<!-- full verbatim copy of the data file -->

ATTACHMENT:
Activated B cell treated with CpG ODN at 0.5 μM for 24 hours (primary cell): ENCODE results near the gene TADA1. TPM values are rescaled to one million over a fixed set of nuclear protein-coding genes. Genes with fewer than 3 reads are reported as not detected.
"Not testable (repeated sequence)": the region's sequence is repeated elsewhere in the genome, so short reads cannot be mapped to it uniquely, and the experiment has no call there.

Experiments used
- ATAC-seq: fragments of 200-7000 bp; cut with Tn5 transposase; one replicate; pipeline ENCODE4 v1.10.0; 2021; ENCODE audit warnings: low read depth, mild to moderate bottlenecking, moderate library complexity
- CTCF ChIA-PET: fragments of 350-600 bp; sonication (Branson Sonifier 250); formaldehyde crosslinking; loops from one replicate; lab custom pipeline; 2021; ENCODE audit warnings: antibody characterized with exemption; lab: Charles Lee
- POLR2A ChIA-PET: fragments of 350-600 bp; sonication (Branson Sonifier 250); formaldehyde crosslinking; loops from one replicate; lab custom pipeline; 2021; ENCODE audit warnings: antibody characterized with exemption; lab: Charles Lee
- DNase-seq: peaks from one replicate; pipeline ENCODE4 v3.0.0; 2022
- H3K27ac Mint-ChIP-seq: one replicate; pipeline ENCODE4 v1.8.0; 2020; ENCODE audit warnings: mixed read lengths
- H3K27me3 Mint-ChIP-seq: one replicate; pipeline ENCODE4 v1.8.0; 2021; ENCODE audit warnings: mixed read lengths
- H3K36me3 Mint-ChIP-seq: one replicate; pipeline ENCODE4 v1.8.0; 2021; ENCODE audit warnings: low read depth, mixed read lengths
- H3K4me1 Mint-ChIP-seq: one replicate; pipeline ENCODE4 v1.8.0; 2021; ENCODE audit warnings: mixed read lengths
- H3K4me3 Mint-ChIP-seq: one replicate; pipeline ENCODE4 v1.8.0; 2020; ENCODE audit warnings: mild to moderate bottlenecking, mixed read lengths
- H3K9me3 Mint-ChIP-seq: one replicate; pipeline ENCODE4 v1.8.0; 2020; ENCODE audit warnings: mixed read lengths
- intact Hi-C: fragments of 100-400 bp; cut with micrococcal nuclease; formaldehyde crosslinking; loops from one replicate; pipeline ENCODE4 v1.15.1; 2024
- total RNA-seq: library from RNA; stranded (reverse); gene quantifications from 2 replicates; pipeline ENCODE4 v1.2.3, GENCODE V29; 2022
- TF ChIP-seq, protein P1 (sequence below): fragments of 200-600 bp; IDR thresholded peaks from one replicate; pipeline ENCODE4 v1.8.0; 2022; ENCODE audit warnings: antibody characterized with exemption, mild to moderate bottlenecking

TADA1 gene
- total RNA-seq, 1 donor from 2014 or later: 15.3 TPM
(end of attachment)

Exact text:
Activated B cell treated with CpG ODN at 0.5 μM for 24 hours (primary cell): ENCODE results near the gene TADA1. TPM values are rescaled to one million over a fixed set of nuclear protein-coding genes. Genes with fewer than 3 reads are reported as not detected.
"Not testable (repeated sequence)": the region's sequence is repeated elsewhere in the genome, so short reads cannot be mapped to it uniquely, and the experiment has no call there.

Experiments used
- ATAC-seq: fragments of 200-7000 bp; cut with Tn5 transposase; one replicate; pipeline ENCODE4 v1.10.0; 2021; ENCODE audit warnings: low read depth, mild to moderate bottlenecking, moderate library complexity
- CTCF ChIA-PET: fragments of 350-600 bp; sonication (Branson Sonifier 250); formaldehyde crosslinking; loops from one replicate; lab custom pipeline; 2021; ENCODE audit warnings: antibody characterized with exemption; lab: Charles Lee
- POLR2A ChIA-PET: fragments of 350-600 bp; sonication (Branson Sonifier 250); formaldehyde crosslinking; loops from one replicate; lab custom pipeline; 2021; ENCODE audit warnings: antibody characterized with exemption; lab: Charles Lee
- DNase-seq: peaks from one replicate; pipeline ENCODE4 v3.0.0; 2022
- H3K27ac Mint-ChIP-seq: one replicate; pipeline ENCODE4 v1.8.0; 2020; ENCODE audit warnings: mixed read lengths
- H3K27me3 Mint-ChIP-seq: one replicate; pipeline ENCODE4 v1.8.0; 2021; ENCODE audit warnings: mixed read lengths
- H3K36me3 Mint-ChIP-seq: one replicate; pipeline ENCODE4 v1.8.0; 2021; ENCODE audit warnings: low read depth, mixed read lengths
- H3K4me1 Mint-ChIP-seq: one replicate; pipeline ENCODE4 v1.8.0; 2021; ENCODE audit warnings: mixed read lengths
- H3K4me3 Mint-ChIP-seq: one replicate; pipeline ENCODE4 v1.8.0; 2020; ENCODE audit warnings: mild to moderate bottlenecking, mixed read lengths
- H3K9me3 Mint-ChIP-seq: one replicate; pipeline ENCODE4 v1.8.0; 2020; ENCODE audit warnings: mixed read lengths
- intact Hi-C: fragments of 100-400 bp; cut with micrococcal nuclease; formaldehyde crosslinking; loops from one replicate; pipeline ENCODE4 v1.15.1; 2024
- total RNA-seq: library from RNA; stranded (reverse); gene quantifications from 2 replicates; pipeline ENCODE4 v1.2.3, GENCODE V29; 2022
- TF ChIP-seq, protein P1 (sequence below): fragments of 200-600 bp; IDR thresholded peaks from one replicate; pipeline ENCODE4 v1.8.0; 2022; ENCODE audit warnings: antibody characterized with exemption, mild to moderate bottlenecking

TADA1 gene
- total RNA-seq, 1 donor from 2014 or later: 15.3 TPM